PI Camp: Dealing With the Past

One of the most heated discussions at Saturday’s Political Innovation (Un)Conference was on ‘What role does the truth about the past have in future political innovation?’

The session was proposed by Ciarán MacAirt, who is involved with the Families Campaign for Truth for the McGurk’s Bar Massacre.

As ever in discussions about ‘dealing with the past’ in Northern Ireland, the conversation quickly became about particular events and the ‘truth’ of what happened in those particular events. And as ever, there was plenty of disagreement about what the ‘truth’ is.

I saw the pattern of conversation move in the same way when I attended public events during the Eames-Bradley consultation on dealing with the past.

These types of conversation, of course, inevitably prevent debate from moving on to questions about devising ‘political innovations’ for dealing with the past.

But the fact that such conversations do so quickly move to particular events illustrates for me at least one central ‘truth’ about Northern Ireland’s past: people want, and in some cases need, to talk about what happened here.

Forgetting about the past, simply drawing a line under it, isn’t a realistic option. People just aren’t going to forget.

I also was fascinated by how people in the room framed the conversation. For example, some people said that the only outcome of a process for dealing with the past would be prosecutions – i.e.  Gerry Adams, Martin McGuinness and even Ian Paisley would end up in jail. They said this was a major risk to political stability.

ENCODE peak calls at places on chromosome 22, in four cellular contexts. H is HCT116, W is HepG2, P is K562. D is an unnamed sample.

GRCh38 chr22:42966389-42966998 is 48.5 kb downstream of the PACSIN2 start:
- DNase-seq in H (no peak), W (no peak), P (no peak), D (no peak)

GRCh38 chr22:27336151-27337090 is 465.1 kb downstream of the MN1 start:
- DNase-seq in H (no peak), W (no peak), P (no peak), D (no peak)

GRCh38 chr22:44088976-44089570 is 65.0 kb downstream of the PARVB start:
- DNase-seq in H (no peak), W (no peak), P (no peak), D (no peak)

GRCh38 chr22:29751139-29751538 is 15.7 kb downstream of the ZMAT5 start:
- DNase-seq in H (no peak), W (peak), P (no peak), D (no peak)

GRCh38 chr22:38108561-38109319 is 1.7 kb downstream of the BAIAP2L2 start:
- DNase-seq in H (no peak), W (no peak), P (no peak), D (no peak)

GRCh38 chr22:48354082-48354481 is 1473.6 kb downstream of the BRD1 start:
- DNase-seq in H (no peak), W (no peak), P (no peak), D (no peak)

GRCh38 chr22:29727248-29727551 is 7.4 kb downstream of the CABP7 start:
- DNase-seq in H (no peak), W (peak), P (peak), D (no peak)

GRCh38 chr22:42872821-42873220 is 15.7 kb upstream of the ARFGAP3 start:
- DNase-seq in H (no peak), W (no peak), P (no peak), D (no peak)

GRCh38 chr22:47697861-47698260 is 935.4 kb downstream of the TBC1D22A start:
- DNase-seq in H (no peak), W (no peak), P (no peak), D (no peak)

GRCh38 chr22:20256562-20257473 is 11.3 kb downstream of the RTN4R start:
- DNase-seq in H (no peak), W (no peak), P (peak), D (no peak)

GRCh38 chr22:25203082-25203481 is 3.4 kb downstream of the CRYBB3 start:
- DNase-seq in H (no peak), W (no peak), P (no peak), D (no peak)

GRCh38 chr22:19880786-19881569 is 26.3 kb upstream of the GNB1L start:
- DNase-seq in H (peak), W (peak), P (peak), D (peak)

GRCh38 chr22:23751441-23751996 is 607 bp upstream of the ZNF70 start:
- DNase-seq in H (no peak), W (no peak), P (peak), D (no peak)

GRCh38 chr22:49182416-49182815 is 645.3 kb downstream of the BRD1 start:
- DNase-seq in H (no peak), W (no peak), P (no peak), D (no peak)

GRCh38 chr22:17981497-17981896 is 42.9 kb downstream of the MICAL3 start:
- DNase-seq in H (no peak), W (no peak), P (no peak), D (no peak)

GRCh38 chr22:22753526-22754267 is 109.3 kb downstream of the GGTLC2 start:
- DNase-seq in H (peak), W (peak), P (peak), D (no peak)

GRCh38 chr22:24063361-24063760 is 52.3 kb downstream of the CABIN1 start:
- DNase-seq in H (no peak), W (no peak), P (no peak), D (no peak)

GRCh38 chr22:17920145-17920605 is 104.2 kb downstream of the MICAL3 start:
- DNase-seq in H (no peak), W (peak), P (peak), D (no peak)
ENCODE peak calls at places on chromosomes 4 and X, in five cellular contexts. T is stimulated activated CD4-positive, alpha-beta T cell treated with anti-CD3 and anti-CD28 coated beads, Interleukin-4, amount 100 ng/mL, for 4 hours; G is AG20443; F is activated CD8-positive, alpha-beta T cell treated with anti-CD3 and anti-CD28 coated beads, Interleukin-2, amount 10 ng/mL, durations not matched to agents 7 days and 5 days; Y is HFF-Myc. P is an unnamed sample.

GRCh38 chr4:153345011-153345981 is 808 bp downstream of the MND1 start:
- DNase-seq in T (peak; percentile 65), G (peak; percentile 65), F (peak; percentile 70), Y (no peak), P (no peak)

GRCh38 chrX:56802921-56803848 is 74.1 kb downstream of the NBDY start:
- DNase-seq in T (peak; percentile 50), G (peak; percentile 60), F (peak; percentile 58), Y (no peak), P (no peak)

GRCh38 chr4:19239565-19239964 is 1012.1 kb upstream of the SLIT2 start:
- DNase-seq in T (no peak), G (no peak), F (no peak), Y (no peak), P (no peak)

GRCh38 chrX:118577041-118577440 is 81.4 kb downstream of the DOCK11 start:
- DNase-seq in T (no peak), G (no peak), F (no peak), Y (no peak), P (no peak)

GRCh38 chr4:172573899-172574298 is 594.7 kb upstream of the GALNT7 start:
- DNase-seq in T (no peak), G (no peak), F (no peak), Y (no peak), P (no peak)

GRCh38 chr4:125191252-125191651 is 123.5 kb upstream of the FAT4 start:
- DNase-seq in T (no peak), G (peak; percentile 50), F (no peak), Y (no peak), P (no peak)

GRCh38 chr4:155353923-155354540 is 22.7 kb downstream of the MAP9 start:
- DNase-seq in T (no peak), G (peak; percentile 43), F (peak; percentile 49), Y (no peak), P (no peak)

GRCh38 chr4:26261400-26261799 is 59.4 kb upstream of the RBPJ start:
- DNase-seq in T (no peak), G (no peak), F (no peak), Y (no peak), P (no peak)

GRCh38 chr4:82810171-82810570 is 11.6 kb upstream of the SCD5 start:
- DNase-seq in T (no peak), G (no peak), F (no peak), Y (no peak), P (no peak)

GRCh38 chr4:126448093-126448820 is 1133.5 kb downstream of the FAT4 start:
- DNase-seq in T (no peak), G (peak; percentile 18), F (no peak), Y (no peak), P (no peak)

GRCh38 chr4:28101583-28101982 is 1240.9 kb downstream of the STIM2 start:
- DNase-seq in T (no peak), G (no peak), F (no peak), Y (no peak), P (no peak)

Now, if truth and reconciliation processes from around the world have demonstrated anything, it is that so-called truth commissions aren’t required to end in prosecutions. The most famous case is probably the ‘amnesty for truth’ provision in the South African Truth and Reconciliation Commission.

Of course, the ‘justice’ of this aspect of the South African TRC has been much contested, and I’m not going to go into the rights and wrongs of that here. Rather, the point is that framing the discussion in terms of prosecutions unnecessarily limits our options. No post-conflict society will ever achieve perfect ‘justice’ and some hard decisions always have to be made around issues such as immunity, amnesty and prosecutions.

The Eames-Bradley Report actually contained what might be called ‘political innovations’ – a legacy commission and a reconciliation forum. These weren’t modelled exclusively on the South African TRC, rather they were informed by post-conflict transitions from around the world and by what the Consultative Group heard during their public consultations.